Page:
A court in California rejected Oracle's bid to use a
fraud claim to undo an agreement to support the
Itanium processor, that it is said to have made with
The rejected fraud claim was an a ttempt by Oracle to
get out of the contract it entered into with HP,
wherein it committed to continue to offer its product
suite on HP's server platforms.
"The alleged fraud did not prevent Oracle from
participating in the negotiations or deprive Oracle of
the opportunity to negotiate," Judge James P.
Kleinberg of the Superior Court of California, Santa
Clara County said in a ruling on Monday.
The Judge was referring to HP's settlement agreement
in 2010 with Mark Hurd, former CEO of HP, who later
joined Oracle as president. Although Oracle was not a
party to the previous litigation by HP against Hurd,
its participation in the Hurd litigation settlement
negotiations was extensive, he added.
Judge Kleinberg also ordered unsealed certain
sensitive documents that HP and Oracle had separately
filed to the court under seal.
"HP is pleased that the Superior Court of the State of
California, Santa Clara County, has rejected Oracle?s
attempt to use a fraud claim to undo its contract with
HP. We look forward to seeing the facts made public
that demonstrate how Oracle's March 2011 announcement
to no longer develop software for Itanium servers was
part of a calculated business strategy to drive
hardware sales from Itanium to inferior Sun servers.
This further demonstrates the fact that Oracle
breached its contractual commitment to HP and ignored
its repeated promises of support to our shared
customers, " HP said in a statement.
Oracle announced in March last year its decision not
to support servers running Intel's Itanium processors
on new versions of its products including its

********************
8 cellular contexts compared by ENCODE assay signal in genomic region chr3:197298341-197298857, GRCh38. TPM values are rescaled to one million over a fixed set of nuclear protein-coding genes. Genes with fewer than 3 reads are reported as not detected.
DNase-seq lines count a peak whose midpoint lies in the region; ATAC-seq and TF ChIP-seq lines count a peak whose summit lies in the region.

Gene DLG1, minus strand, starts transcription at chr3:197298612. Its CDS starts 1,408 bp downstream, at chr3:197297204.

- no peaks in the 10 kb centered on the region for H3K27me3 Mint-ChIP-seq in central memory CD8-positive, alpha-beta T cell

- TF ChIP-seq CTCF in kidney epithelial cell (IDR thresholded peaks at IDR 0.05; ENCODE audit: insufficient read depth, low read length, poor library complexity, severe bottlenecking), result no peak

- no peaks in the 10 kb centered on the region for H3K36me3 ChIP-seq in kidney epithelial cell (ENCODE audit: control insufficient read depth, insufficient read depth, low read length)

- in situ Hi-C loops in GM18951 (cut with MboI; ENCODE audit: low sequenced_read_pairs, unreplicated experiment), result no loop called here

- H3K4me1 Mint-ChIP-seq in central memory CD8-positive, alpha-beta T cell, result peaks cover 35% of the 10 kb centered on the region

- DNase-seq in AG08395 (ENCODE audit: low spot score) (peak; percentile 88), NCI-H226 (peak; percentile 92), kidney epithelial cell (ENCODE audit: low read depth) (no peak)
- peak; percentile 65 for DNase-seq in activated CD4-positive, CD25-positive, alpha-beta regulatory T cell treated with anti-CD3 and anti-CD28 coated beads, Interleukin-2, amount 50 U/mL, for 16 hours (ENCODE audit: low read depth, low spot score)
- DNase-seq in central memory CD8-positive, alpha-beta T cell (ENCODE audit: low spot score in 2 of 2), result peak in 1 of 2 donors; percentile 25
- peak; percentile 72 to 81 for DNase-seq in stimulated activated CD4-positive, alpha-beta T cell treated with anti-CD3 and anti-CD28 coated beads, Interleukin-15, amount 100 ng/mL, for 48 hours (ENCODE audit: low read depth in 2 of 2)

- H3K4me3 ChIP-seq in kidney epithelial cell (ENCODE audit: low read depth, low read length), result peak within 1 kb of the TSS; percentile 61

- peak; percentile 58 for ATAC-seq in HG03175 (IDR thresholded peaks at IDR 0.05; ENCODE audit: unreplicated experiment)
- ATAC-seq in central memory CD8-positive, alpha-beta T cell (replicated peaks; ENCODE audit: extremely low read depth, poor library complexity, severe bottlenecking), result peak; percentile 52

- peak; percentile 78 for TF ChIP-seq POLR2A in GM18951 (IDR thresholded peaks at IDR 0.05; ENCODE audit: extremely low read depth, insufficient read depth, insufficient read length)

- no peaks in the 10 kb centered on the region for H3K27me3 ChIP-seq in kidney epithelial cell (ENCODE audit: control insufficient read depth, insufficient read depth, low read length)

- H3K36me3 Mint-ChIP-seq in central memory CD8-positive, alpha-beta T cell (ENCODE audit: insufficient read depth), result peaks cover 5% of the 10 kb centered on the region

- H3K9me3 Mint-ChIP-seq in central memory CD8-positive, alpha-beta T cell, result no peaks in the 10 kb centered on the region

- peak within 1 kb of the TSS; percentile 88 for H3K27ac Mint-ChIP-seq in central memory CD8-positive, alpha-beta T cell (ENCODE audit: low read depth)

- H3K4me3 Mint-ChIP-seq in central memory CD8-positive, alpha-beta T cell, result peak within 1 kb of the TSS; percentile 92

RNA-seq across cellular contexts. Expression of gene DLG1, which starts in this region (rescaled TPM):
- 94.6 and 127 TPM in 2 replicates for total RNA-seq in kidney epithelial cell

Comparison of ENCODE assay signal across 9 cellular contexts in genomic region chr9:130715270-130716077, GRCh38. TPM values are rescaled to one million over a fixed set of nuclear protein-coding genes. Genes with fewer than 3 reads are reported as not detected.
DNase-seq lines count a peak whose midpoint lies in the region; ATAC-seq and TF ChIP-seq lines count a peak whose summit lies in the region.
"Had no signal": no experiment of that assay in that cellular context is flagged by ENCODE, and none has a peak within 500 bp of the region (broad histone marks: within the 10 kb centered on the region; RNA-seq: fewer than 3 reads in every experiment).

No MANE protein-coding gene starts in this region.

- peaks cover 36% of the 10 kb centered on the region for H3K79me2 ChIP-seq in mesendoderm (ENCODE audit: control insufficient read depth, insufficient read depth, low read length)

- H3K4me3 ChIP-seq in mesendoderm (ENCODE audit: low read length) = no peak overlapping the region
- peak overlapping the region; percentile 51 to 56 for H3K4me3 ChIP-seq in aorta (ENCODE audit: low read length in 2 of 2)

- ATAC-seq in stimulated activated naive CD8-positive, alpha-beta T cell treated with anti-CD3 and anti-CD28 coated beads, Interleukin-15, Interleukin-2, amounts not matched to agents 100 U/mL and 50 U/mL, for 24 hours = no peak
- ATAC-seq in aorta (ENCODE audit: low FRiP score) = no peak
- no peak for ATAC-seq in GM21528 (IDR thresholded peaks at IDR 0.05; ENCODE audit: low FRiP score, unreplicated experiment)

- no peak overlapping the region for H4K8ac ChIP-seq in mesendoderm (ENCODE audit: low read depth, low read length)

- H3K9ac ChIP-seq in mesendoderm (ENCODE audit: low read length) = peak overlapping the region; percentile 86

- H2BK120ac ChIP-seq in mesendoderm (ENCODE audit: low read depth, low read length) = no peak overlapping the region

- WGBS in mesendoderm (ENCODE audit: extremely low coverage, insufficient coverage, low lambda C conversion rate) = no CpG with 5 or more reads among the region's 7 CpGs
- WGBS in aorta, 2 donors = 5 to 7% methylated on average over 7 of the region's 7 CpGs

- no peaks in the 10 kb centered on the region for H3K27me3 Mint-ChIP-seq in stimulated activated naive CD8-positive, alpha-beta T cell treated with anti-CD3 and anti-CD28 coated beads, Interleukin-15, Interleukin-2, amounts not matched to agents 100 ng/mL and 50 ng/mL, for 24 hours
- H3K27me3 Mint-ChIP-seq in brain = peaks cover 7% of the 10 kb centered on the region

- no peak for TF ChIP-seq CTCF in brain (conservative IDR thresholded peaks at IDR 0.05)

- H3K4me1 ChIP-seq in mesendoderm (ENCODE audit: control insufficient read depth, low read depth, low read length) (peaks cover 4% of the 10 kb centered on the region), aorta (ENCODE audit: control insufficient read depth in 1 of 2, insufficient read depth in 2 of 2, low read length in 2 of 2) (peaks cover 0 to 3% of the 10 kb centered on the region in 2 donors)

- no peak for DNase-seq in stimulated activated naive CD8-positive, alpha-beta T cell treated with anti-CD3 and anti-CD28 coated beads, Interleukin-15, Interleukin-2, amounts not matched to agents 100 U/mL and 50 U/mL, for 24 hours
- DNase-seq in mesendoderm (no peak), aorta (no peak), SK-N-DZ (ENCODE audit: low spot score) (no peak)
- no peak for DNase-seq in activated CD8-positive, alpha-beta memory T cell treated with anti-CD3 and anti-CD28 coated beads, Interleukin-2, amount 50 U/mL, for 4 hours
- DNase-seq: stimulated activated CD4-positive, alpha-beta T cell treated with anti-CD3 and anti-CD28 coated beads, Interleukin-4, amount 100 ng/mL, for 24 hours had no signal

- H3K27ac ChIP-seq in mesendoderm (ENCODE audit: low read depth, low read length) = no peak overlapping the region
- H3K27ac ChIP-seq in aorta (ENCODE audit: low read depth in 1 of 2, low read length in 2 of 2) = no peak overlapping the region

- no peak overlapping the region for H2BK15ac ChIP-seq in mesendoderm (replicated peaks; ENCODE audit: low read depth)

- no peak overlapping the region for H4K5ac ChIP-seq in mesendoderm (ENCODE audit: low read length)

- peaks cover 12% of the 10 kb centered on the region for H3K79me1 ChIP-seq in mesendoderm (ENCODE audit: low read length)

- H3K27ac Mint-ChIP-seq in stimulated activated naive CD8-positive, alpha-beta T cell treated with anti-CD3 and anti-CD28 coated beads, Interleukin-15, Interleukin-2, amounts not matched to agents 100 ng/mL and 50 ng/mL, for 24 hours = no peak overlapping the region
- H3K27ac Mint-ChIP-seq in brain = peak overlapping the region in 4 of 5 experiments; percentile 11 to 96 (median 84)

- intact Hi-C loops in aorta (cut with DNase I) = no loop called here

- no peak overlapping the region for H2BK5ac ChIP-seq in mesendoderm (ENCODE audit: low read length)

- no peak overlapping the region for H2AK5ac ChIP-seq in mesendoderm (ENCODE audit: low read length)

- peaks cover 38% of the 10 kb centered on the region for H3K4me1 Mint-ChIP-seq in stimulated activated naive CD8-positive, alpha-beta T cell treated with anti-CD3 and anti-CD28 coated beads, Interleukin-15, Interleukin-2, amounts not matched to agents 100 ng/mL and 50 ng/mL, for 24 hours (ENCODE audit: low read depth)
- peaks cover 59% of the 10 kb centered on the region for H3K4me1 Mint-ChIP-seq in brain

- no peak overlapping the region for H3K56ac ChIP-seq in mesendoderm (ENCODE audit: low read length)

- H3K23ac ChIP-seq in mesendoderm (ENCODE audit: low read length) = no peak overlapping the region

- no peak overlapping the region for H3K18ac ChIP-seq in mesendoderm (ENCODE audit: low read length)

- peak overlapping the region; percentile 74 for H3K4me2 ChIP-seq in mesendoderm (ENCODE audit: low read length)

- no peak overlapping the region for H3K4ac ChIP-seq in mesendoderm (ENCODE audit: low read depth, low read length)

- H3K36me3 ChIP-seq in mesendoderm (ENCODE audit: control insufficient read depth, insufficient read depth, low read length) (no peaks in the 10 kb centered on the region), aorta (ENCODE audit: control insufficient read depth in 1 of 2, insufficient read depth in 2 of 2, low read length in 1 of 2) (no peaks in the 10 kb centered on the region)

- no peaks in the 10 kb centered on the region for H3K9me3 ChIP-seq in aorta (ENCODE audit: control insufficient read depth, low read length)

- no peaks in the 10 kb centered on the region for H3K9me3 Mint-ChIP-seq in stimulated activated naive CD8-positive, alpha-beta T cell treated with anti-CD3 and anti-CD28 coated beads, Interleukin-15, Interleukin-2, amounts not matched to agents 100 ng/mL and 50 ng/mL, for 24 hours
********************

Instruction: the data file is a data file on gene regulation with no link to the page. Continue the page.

database, claiming that the processors were nearing
HP, which uses the chip in its high-end servers, sued
Oracle in June before the Santa Clara county court.
Oracle claimed that HP had deliberately not disclosed
at the time of the Hurd settlement that it was about
to hire Leo Apotheker, former CEO of rival SAP, and
Ray Lane, Oracle's former president and chief
operating officer, both well-known Oracle adversaries.
Oracle also alleged that HP had fraudulently induced
it to enter into the agreement, as it withheld
information that it was secretly paying Intel US$88
million a year to artificially continue the Itanium
chip's life span and represent to its public its long
term commitment, when Intel otherwise would have
ceased development of the processor.
Oracle claimed that HP knew that if Oracle had known
about the secret arrangement with Intel, it would not
have agreed to software development around the
The ruling also refers to the claim that the Hurd
settlement included an agreement from Oracle not to
launch a hostile takeover bid on HP for 18 months
after the settlement agreement.
Oracle said it was pleased with the court ruling which
has rejected HP's attempt to hide the truth about
Itanium's certain end of life from its customers,
partners and own employees. "We look forward to seeing
all of the facts made public that demonstrate how HP
has known for years that Itanium is end of life," it
added in an apparent reference to the Judge's decision
not to seal certain documents.